Dugald Drummond designed the successful T9 Class 4-4-0 locomotive for express passenger work on the London and South Western Railway, using the experience he gained from designing the less than perfect C8 Class by incorporating large fireboxes and Stephenson link valve gear to improve performance.The first fifty of the class were confidently ordered straight from the drawing board and constructed between 1899 and 1900. Twenty were built at the LSWR's own workshop at Nine Elms in London, with thirty being built by Dübs & Company in Glasgow, all supplied with six wheel tenders.
In all, a total of sixty six Class T9s were built, a further fifteen were outshopped from the Nine Elms Workshop between 1900 and 1901. These locomotives incorporated some modifications which included a wider cab, revised wheel splashers and the fitting of cross-water tubes inside the firebox, along with the connection of the Drummond 'watercart' eight wheel tender to enable longer running. The previous batches were later retro-fitted with the same modifications. The 66th and final T9 was built by Dübs & Co in 1901 for the Glasgow Exhibition of that year.
Built specifically for the highly competitive express train services from Plymouth to London, they quickly came into their own. Popular with their crews, their high turn of speed soon earned them the nickname of 'Greyhounds' as the comparatively short frames and light axle weight particularly suited the tighter curves of lines on the West Country routes.Upon Drummond's death in 1912, his successor, Robert Urie, modified some of the class with superheaters, but their sterling performance as a class precluded any further major modifications, apart from the removal of the cross-water tubes, an enlarged smokebox, addition of a stovepipe chimney and an increase to the cylinder bore.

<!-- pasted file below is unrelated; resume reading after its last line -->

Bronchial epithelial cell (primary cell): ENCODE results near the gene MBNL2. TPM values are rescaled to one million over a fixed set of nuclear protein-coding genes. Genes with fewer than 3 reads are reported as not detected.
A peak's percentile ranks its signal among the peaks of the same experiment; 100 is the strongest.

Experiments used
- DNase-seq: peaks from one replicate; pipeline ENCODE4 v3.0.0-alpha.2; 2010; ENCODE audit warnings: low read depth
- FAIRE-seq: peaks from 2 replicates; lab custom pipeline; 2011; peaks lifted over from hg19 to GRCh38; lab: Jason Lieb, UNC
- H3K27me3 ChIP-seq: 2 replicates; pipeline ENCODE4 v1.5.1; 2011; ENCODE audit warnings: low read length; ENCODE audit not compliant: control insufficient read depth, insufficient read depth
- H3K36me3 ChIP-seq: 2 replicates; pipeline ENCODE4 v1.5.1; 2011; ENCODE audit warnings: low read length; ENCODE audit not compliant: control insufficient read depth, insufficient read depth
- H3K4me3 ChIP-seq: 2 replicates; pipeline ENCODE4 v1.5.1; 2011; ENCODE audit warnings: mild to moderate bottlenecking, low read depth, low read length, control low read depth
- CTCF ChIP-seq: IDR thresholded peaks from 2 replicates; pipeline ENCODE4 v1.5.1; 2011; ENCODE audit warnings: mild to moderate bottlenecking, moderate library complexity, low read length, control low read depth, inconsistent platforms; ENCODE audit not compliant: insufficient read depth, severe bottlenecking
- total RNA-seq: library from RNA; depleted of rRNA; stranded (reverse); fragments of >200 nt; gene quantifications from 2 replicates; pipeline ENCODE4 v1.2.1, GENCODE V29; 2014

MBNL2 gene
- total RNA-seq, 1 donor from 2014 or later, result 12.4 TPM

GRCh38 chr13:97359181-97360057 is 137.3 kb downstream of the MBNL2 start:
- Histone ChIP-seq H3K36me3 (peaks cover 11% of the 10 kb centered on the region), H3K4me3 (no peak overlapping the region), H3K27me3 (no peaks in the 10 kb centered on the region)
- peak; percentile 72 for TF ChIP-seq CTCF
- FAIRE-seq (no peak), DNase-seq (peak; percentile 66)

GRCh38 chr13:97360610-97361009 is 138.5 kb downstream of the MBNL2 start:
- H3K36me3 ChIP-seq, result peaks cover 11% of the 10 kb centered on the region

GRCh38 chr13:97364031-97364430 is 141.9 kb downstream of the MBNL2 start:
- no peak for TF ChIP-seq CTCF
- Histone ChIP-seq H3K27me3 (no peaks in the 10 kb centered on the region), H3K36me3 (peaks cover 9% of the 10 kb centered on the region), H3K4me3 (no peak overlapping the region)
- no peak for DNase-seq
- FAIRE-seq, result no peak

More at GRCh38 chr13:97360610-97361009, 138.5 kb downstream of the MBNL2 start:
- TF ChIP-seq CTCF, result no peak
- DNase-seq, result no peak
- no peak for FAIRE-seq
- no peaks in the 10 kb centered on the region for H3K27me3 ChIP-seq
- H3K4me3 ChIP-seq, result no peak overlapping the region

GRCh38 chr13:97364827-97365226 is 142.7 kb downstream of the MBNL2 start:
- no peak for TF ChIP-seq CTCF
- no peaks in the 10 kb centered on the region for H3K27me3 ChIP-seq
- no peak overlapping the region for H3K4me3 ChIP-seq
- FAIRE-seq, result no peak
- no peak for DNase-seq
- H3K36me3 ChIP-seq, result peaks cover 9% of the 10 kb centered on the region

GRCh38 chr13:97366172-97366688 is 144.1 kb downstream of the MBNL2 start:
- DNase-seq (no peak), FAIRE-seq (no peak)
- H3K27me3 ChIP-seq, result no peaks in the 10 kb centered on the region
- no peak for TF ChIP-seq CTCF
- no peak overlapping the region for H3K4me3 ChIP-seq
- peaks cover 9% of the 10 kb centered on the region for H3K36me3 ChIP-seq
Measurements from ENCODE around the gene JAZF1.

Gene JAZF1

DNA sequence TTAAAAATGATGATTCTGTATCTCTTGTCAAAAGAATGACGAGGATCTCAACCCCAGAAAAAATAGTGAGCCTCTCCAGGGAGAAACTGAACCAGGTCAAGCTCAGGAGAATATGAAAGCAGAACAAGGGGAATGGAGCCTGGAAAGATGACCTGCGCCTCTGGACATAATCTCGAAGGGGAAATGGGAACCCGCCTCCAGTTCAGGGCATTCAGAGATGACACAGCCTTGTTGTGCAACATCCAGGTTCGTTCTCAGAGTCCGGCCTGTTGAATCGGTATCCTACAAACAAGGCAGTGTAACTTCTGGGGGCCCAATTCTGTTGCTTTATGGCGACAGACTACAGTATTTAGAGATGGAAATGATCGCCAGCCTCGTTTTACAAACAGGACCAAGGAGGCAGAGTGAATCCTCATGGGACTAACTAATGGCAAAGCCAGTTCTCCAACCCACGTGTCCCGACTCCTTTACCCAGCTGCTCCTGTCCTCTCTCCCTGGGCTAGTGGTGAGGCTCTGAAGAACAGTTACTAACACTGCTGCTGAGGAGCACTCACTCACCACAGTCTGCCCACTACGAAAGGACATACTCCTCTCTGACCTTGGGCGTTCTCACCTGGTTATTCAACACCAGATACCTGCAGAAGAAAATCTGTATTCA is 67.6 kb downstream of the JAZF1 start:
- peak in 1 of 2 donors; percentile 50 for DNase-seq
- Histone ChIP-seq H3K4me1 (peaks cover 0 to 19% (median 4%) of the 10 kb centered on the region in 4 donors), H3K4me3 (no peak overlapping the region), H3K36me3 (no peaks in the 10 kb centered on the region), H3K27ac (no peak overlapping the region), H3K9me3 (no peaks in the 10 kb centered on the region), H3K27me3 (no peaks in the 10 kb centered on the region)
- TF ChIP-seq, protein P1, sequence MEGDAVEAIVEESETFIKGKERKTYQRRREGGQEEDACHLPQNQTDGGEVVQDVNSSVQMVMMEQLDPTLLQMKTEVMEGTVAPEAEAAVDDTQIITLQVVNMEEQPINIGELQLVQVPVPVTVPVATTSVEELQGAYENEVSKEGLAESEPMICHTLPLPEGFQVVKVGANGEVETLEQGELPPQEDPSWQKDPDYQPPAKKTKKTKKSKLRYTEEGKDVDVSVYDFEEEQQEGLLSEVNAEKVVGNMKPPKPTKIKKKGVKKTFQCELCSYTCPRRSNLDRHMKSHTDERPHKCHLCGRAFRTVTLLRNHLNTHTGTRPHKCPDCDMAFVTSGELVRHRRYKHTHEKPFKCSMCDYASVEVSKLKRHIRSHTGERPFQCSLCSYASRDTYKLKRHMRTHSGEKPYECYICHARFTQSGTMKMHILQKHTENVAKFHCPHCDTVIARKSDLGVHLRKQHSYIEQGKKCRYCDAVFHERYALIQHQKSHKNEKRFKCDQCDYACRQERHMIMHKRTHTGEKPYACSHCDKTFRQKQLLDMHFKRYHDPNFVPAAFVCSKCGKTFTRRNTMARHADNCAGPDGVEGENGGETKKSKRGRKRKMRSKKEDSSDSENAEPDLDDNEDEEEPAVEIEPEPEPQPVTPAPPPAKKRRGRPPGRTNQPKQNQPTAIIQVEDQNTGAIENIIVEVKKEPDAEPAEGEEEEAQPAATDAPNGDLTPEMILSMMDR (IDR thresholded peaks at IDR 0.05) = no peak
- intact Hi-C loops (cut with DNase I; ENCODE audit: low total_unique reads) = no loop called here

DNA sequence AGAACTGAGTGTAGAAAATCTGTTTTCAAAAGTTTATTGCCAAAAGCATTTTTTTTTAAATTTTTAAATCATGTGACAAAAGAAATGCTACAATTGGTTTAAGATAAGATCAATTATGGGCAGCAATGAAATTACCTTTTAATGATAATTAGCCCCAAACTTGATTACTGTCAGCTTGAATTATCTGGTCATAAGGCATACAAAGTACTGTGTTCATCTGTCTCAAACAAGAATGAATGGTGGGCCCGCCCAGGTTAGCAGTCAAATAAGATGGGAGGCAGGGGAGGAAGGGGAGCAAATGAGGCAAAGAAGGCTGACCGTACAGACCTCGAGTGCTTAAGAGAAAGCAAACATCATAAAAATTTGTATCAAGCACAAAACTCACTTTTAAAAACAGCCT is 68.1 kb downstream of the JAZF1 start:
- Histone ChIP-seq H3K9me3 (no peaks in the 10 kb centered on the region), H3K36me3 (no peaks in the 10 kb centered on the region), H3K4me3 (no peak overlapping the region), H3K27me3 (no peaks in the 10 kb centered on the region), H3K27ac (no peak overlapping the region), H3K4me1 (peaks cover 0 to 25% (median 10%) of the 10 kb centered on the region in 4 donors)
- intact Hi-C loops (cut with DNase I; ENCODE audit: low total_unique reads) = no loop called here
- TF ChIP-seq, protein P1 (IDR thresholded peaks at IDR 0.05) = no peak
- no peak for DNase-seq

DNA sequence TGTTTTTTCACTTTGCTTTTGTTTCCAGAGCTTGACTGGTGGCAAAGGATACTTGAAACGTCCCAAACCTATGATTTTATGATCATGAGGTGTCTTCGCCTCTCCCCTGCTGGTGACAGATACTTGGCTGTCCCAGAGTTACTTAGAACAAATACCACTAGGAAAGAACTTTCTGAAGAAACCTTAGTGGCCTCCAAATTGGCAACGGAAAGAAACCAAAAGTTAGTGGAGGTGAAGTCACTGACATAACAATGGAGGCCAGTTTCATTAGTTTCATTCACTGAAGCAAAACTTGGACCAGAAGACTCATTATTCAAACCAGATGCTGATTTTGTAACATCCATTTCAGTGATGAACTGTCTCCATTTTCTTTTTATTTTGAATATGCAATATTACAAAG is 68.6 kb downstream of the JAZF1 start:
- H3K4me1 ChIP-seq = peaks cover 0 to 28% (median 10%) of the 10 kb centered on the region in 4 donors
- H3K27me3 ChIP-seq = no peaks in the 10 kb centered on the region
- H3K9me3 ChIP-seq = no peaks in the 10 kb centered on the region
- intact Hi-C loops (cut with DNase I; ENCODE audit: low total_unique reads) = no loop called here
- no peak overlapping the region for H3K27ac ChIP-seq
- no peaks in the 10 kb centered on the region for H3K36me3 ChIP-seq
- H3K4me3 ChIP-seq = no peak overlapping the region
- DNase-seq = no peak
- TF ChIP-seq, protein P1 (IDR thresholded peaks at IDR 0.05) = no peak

After initial service with the London & South Western Railway, the class passed to the Southern Railway when the railways were regrouped in 1923. At Nationalisation in 1948, all sixty six locomotives passed to the newly formed British Railways and by 1959 there were still twenty locomotives in service, but by 1963 the last of the class was withdrawn.On July 17th 1935, locomotive No.119, often rostered for special duties, was completely painted in green livery with lined out wheels, highly burnished metalwork and the Royal Coat of Arms to haul the King's Royal Train to Portsmouth for the Silver Jubilee Naval Review. Subsequently, 119 was always kept for use as the Royal engine.
As an experiment, just ahead of Nationalisation in 1947, thirteen of the T9s were converted to oil burning but the experiment was not a success and all were withdrawn from service in October 1948. The only survivor of the Class, No. 30120, was preserved and is now serving on the Bodmin and Wenford Railway. Locomotive No.116 emerged from the works at Nine Elms in July 1899, spending nearly 52 years in service before being withdrawn in May 1951.
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